Research shows that Soldiers exposed to shockwaves from military explosives are at a higher risk for developing Alzheimer’s disease — even those that don’t have traumatic brain injuries from those blasts. This new Army-funded study identifies how those blasts affect the brain.
A lead team of experts at UNC Pembroke in collaboration with U.S. Army Research Laboratory and National Institutes of Health scientists authored a study that set out to understand how shockwaves from explosives may lead to an increased risk of Alzheimer’s disease.
The scientific team found that the mystery behind blast-induced neurological complications when traumatic damage is undetected may be rooted in distinct alterations to the tiny connections between neurons in the hippocampus, the part of the brain particularly involved in memory encoding and social behavior.
“Blasts can lead to debilitating neurological and psychological damage but the underlying injury mechanisms are not well understood,” said Dr. Frederick Gregory, program manager, ARO. “Understanding the molecular pathophysiology of blast-induced brain injury and potential impacts on long-term brain health is extremely important to understand in order to protect the lifelong health and well-being of our service members.”
The research team tested slices of rat hippocampus by exposing the healthy tissue to controlled military blast waves. In the experimental brain explants (tissue slices maintained alive in culture dishes), the rapid blast waves produced by the detonated military explosives led to selective reductions in components of brain connections needed for memory, and the distinct electrical activity from those neuronal connections was sharply diminished.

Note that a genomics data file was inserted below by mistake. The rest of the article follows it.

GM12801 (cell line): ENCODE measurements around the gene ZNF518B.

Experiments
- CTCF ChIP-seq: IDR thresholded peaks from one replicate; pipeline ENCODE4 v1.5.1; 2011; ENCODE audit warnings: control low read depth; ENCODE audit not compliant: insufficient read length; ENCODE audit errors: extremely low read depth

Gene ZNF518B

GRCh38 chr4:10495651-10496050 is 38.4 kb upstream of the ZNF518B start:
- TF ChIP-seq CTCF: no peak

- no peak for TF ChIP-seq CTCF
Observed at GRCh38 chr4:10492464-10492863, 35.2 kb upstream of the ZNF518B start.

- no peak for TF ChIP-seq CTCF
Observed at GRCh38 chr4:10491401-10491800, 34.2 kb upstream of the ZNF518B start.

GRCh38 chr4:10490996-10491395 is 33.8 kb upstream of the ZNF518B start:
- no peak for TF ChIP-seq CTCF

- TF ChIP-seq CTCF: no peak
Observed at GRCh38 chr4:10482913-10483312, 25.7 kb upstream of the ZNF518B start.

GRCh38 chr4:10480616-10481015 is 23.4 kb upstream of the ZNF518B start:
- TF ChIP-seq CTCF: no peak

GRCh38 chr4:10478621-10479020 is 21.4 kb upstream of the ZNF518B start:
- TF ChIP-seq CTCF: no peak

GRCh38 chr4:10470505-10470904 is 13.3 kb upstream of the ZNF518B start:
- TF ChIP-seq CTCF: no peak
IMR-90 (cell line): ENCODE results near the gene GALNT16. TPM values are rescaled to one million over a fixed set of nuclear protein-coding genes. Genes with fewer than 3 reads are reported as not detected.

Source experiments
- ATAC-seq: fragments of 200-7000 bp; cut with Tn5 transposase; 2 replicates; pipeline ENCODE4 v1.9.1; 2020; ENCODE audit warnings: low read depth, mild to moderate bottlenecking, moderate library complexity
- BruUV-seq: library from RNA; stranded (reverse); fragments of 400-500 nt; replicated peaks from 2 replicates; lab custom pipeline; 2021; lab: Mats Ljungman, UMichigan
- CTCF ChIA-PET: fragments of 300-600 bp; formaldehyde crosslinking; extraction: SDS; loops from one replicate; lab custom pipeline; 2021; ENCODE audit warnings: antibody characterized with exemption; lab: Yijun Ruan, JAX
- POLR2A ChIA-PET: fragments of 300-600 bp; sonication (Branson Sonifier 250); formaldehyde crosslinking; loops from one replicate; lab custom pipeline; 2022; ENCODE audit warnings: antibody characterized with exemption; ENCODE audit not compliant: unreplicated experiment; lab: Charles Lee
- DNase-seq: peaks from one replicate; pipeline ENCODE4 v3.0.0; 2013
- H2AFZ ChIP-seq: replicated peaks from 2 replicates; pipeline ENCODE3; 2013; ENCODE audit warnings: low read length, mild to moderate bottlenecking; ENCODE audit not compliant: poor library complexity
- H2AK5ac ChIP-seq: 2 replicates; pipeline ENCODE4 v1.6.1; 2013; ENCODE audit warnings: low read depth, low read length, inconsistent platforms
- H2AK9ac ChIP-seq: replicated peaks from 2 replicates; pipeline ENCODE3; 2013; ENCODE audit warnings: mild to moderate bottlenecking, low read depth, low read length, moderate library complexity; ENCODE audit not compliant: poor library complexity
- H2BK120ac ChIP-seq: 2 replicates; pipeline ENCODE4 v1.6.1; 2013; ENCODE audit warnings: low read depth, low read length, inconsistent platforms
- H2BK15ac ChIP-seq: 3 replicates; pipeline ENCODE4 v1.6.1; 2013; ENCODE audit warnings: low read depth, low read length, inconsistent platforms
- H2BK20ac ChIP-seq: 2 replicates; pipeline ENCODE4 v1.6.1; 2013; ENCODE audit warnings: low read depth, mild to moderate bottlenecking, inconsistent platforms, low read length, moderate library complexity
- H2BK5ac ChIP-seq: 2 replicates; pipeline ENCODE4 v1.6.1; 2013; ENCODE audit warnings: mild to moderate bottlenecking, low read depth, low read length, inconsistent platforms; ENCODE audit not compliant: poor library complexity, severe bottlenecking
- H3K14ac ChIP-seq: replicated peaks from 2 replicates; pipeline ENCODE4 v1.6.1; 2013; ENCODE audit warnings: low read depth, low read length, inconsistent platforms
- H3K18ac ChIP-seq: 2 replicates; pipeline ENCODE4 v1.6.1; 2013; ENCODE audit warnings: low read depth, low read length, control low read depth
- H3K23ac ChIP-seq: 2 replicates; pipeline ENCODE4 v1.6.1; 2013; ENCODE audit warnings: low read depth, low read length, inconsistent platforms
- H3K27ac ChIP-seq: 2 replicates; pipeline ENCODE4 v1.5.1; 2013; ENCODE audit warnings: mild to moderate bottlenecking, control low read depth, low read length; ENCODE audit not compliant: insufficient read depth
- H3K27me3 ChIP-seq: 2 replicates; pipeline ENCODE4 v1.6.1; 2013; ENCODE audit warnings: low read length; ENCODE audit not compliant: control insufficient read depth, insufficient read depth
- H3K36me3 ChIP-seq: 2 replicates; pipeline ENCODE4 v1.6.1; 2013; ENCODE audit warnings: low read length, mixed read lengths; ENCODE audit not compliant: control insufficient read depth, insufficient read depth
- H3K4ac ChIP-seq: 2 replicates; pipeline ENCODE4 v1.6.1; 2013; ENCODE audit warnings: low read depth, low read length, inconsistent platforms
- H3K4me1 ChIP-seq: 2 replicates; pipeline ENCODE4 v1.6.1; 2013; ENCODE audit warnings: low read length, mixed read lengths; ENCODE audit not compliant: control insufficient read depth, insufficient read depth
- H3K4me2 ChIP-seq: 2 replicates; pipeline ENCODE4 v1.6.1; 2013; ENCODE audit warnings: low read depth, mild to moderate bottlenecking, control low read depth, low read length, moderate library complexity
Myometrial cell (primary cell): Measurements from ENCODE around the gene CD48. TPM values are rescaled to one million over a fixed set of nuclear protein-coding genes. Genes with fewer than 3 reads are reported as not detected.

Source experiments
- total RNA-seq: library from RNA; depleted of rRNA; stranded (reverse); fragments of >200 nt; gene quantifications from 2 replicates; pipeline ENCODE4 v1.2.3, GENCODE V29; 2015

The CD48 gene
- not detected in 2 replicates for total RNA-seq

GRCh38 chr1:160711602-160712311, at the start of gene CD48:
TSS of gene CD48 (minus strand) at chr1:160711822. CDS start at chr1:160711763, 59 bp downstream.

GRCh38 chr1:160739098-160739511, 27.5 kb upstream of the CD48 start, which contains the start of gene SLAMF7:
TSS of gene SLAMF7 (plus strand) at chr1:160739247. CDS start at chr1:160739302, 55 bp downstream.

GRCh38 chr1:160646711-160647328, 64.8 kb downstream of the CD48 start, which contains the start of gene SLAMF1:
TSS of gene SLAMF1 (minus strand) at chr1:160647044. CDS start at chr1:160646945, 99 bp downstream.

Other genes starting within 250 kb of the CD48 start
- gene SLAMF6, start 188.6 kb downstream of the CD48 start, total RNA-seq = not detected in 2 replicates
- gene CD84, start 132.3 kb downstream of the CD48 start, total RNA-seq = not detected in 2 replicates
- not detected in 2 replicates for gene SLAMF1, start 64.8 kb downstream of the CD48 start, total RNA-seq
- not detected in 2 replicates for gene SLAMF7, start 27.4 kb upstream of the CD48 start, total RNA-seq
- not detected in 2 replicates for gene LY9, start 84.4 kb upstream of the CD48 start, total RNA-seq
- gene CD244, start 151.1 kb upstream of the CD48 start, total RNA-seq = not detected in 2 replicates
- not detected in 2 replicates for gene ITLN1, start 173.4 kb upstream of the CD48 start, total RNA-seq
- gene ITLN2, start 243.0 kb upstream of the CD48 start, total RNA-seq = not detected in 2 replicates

The research showed that the blast-induced effects were evident among healthy neurons with subtle synaptic pathology, which may be an early indicator of Alzheimer’s-type pathogenesis occurring independent of overt brain damage.
“This finding may explain those many blast-exposed individuals returning from war zones with no detectable brain injury, but who still suffer from persistent neurological symptoms, including depression, headaches, irritability and memory problems,” said Dr. Ben Bahr, the William C. Friday distinguished professor of Molecular Biology and Biochemistry at UNC-Pembroke.
“Early detection of this measurable deterioration could improve diagnoses and treatment of recurring neuropsychiatric impediments, and reduce the risk of developing dementia and Alzheimer’s disease later in life,” Bahr said.
Distinct and Dementia-Related Synaptopathy in the Hippocampus after Military Blast Exposures. Brain Pathology, 24 February 2021.
Summary: Explosive blasts account for a majority of the injuries among wounded service members, as hundreds of thousands of veterans from wars of the 21st century are estimated to have experienced brain injuries caused by military or improvised explosives, and signs of neuropathology were found in postmortem brains from veterans that died years after blast exposures. Delayed cellular responses occur due to blast exposure, suggesting that a subset of exposed individuals can have no apparent injury or symptoms, only to experience delayed effects to brain mechanisms and behavioral functions. Those with blast-induced neurotrauma and associated neurological intrusion, but without the typical neuropathology of a TBI, face a major challenge for diagnosis. Neuroimaging techniques are improving but have yet to achieve the level of sensitivity needed to detect subtle blast-induced alterations that underlie lasting neurological impediments. Military blast shockwaves lead to a level of synaptic pathology that is more subtle than mild TBI, perhaps explaining the enhanced dementia risk by initiating Alzheimer-type neuronal compromise. Thus, a key biomarker is one that can identify early synaptic alterations specifically mediated by blast exposure, especially those related to dementia-type synaptopathology. Early detection of measurable synaptopathy may lead to vital improvements in diagnoses, the treatment of recurring neuropsychiatric impediments, and reducing the risk of developing dementia later in life, as the increased risk is likely rooted in the disruptions of synaptic communication instigated by blast exposures.